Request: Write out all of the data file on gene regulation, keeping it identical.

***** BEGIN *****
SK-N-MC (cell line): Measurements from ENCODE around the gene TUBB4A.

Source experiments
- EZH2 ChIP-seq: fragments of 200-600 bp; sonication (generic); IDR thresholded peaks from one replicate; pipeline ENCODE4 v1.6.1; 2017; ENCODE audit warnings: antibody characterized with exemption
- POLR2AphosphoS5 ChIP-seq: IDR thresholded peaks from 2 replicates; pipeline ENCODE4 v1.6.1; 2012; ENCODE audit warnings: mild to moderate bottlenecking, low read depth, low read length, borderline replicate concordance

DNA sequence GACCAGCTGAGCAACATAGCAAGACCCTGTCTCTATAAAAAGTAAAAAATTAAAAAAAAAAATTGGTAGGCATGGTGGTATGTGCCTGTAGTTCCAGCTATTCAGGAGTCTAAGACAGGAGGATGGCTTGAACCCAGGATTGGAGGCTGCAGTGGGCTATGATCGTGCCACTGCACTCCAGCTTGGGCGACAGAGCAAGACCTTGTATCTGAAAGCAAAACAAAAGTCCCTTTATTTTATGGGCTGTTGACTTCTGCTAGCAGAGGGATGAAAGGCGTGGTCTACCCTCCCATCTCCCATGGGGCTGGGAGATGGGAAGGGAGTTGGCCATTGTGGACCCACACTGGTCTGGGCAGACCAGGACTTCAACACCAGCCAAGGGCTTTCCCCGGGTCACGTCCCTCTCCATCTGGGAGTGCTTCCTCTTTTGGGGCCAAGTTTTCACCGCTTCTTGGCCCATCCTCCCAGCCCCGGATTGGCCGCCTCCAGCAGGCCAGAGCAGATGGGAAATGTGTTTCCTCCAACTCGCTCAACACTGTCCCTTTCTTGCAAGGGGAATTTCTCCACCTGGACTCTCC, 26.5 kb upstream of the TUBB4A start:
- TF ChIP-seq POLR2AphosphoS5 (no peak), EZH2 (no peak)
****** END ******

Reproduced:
SK-N-MC (cell line): Measurements from ENCODE around the gene TUBB4A.

Source experiments
- EZH2 ChIP-seq: fragments of 200-600 bp; sonication (generic); IDR thresholded peaks from one replicate; pipeline ENCODE4 v1.6.1; 2017; ENCODE audit warnings: antibody characterized with exemption
- POLR2AphosphoS5 ChIP-seq: IDR thresholded peaks from 2 replicates; pipeline ENCODE4 v1.6.1; 2012; ENCODE audit warnings: mild to moderate bottlenecking, low read depth, low read length, borderline replicate concordance

DNA sequence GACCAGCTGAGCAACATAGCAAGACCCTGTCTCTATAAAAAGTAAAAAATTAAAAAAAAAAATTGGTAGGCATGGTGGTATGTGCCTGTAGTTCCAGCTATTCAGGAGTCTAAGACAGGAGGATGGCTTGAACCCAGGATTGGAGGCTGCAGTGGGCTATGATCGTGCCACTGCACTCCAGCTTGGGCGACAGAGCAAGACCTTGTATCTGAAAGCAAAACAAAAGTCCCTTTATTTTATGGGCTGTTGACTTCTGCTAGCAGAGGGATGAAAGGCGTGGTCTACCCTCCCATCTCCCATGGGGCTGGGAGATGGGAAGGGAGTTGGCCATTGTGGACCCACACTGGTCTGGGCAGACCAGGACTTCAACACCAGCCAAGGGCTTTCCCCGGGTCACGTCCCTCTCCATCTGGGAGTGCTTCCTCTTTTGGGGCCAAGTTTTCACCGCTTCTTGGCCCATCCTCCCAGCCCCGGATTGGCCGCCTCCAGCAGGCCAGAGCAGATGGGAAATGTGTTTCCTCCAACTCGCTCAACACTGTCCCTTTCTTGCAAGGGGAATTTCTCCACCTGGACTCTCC, 26.5 kb upstream of the TUBB4A start:
- TF ChIP-seq POLR2AphosphoS5 (no peak), EZH2 (no peak)